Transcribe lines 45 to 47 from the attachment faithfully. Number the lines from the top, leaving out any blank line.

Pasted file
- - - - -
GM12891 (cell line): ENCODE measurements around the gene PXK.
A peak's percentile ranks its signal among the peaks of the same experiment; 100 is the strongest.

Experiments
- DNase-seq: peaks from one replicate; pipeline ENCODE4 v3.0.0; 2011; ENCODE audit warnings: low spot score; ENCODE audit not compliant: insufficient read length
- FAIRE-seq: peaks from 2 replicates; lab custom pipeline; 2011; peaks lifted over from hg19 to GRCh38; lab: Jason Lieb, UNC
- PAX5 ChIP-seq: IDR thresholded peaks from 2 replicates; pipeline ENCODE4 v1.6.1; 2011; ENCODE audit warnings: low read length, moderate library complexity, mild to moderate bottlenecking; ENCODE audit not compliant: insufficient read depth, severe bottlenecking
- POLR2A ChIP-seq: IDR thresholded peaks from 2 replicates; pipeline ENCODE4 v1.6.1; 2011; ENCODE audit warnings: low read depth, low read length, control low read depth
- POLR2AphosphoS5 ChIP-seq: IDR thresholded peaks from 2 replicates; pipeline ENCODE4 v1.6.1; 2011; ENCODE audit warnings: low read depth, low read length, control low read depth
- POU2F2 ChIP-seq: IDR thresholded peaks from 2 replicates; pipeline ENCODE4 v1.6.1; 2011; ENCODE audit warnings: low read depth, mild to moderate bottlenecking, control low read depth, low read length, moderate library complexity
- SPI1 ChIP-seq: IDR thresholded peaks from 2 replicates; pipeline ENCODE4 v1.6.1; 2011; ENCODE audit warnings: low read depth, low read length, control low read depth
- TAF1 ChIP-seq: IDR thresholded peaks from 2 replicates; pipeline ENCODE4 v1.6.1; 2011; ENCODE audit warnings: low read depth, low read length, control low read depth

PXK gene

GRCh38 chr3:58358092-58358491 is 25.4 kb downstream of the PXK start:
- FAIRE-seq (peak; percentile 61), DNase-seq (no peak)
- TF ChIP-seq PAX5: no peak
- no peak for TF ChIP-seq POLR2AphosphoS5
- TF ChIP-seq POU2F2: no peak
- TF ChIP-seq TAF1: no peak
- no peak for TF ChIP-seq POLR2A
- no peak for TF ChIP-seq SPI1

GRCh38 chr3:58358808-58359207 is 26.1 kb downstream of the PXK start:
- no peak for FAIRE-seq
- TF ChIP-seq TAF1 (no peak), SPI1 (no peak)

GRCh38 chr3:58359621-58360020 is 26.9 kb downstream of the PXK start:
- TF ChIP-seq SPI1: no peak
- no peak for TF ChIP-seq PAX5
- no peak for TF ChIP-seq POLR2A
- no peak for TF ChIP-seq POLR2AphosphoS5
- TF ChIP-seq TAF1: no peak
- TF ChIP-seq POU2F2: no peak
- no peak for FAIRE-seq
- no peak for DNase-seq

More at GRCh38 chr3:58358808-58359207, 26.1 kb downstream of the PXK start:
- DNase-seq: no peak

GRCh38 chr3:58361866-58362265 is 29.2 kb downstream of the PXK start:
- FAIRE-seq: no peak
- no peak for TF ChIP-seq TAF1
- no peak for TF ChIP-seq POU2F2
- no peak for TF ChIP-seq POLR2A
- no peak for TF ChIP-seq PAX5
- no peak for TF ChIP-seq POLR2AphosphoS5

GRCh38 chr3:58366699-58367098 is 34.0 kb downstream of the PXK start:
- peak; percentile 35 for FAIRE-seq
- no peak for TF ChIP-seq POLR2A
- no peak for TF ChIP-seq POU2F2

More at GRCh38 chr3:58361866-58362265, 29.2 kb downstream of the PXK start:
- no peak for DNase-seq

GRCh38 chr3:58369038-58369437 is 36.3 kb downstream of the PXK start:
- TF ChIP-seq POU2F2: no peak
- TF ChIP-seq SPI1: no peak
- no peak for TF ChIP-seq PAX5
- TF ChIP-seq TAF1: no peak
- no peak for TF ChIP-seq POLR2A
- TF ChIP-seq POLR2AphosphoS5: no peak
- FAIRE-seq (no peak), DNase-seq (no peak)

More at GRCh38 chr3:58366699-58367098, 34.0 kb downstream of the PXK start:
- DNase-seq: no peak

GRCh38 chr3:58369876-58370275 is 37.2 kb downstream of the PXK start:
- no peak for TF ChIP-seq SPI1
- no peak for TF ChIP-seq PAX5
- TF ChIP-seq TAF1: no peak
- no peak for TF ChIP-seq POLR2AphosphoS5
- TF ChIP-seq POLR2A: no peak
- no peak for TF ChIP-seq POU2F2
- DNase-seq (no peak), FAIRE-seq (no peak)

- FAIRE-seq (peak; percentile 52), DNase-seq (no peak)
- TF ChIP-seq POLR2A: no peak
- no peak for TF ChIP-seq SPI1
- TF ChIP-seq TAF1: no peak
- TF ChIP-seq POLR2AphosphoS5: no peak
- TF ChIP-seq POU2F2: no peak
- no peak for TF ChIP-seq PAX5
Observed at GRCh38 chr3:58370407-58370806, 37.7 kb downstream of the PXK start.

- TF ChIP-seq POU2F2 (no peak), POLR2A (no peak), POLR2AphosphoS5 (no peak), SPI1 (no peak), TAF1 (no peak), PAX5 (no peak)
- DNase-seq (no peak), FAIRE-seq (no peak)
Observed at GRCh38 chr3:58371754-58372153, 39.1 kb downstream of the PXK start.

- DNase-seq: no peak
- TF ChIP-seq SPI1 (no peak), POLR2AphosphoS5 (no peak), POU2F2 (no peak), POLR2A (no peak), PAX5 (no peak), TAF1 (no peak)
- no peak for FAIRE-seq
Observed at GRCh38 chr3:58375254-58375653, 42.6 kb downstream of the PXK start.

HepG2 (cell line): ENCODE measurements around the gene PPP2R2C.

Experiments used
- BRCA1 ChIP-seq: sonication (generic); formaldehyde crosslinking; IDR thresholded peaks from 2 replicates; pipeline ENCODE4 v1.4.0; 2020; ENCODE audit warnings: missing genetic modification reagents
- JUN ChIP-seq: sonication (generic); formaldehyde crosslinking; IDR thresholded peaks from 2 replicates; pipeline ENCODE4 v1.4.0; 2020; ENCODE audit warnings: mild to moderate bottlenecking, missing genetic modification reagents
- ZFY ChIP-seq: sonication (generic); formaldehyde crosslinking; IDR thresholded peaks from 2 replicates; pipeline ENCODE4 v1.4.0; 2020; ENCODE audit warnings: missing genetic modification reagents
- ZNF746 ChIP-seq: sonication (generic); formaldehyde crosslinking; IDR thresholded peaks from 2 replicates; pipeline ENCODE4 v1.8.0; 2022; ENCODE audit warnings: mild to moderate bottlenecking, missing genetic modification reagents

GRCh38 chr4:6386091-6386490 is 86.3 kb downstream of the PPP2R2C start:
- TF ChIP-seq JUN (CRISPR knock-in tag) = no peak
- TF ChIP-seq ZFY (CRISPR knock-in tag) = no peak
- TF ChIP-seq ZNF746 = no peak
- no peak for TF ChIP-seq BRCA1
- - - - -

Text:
- no peak for TF ChIP-seq POU2F2

More at GRCh38 chr3:58361866-58362265, 29.2 kb downstream of the PXK start:
- no peak for DNase-seq